The level of crime in the crypto industry is steadily growing. Recently, the network witnessed the appearance of a new phishing campaign using the WannaCry ransomware, as stated in the report of the U.K. National Fraud and Cyber Crime Reporting Center.

WannaCry is a dangerous extortionist virus, which has recently swept the whole world, taking hundreds of computers hostage from ordinary users. The amount of damage incurred was immense as any resulting fraudulent operations affected not only ordinary people but also large companies. Even governmental organizations and medical institutions became the victims of the cyber virus, and so, it literally almost cost the lives of many people. The main objectives of the attackers were computers on the territories of the U.S., the U.K., Russia, China, and India. Collectively, more than 200,000 devices worldwide suffered from the harmful effects of WannaCry.

What Is WannaCry?

WannaCry, also called WannaCrypt, is similar to other extortionist viruses. After infecting a computer, it does not allow its owner to manage the device and blocks access to their files. Then the terrorist program demands a ransom for these files in the amount of about $300.

The program is especially dangerous because security updates become absolutely irrelevant for infected computers running on Microsoft Windows. The users of other operating systems have no reason to fear. The main wave of the attacks started on May 12th of last year, when Spanish, then Russian, Ukrainian, and Indian computers were infected.

Access Mechanism

First, the virus monitors internet nodes, trying to detect open TCP 445 ports, which, in turn, are responsible for the SMBv1 protocol service. Having found such a device, the program immediately scans it for the presence of an EternalBlue vulnerability. If the owner of the computer is unlucky and there is such a loophole, WannaCry installs the DoublePulsar backdoor, through which the program is directly downloaded.

Then WannaCry only needs to generate a unique asymmetric algorithm RSA 2048 key pair for each victim. After that, the virus looks for files, closing them and encrypting them with the AES-128-CBC algorithm, and then encodes them with an RSA key.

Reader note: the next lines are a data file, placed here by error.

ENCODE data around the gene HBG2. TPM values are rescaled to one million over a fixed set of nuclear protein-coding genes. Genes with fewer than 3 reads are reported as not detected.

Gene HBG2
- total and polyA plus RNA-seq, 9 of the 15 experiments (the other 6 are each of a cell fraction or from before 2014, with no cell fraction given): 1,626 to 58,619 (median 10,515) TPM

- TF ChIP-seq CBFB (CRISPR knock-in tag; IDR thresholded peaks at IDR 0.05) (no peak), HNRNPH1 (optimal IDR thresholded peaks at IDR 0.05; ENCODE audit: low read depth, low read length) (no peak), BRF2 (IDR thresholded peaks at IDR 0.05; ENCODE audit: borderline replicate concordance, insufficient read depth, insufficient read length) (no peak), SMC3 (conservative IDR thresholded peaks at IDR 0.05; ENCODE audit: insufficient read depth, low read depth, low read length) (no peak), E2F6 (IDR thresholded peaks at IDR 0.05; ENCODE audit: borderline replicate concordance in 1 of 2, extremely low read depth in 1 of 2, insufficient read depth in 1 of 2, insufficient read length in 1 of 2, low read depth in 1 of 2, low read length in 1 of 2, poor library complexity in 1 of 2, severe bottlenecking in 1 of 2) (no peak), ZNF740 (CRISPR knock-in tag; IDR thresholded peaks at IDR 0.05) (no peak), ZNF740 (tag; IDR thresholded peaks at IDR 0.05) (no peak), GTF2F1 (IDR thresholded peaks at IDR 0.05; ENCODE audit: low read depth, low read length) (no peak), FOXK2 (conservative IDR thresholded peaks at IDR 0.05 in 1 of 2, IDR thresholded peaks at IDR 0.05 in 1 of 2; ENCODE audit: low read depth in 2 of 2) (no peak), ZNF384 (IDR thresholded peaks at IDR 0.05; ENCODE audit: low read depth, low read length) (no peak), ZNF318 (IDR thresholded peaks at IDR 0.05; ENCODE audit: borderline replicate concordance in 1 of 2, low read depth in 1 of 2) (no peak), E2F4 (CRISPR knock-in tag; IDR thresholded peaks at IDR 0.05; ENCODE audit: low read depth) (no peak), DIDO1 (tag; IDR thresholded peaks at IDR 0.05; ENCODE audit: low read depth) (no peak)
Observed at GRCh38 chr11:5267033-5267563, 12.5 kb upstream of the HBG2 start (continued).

After carrying out all of these manipulations, the program displays a message on the screen with the amount of ransom in Bitcoins, which the victim is required to pay for "releasing the hostages." At the same time, the attackers will turn on a counter, as the next day the amount will be doubled, and on the seventh day, the files will be automatically deleted. It is interesting that the language of the message will coincide with the language installed on the computer. Everything was done for the convenience of the “client.”

Fake WannaCry

If WannaCry represents a serious threat to the security of the files of even advanced users, the other type of fraud associated with this virus is designed exclusively for inattentive users. Last week, the extortionists have reappeared as Action Fraud released 300 reports of criminal emails. They misled the recipients, making them think that their devices were infected.

The e-mail almost exactly copies the real letter seen by the victims of WannaCry infected computers. In fact, however, these letters are common phishing tools that hackers have been using for a long time.

"One of the victims was caught calling the ‘help’ number, which appeared in a pop-up window," Action Fraud said. As a result, the victim provided the scammers with remote access to their computer. After that, the attackers installed a tool that frees the PC of malicious programs for Windows, which is actually free, but they charged 320 pounds for it."

The company also reminded of protection measures that should be taken by all users without exception. "If you receive one of these e-mails, please remove it and let us know. In any case, do not send scammers Bitcoins and other cryptocurrencies! Regularly update the software and your antiviruses," the company said.

New Types of Fraud

About 27% of cyber crimes with cryptocurrencies are connected with exchange processes, as NewsBTC reported in March.

One of the phenomena for the world community is illegal mining by malicious software. "For example, last year, YouTube experienced a tripling increase in the illegal production of coins through viruses," said Helge Husemann, product manager for Malwarebytes, an Internet security company. "On average, we block up to 8 million fraudulent mining attempts per day."

We would like to add that cybercrime contributes to the financing of the global criminal ecosystem, which can steal not just the contents of users' crypto wallets, but also encroach on the physical security of citizens and their freedoms.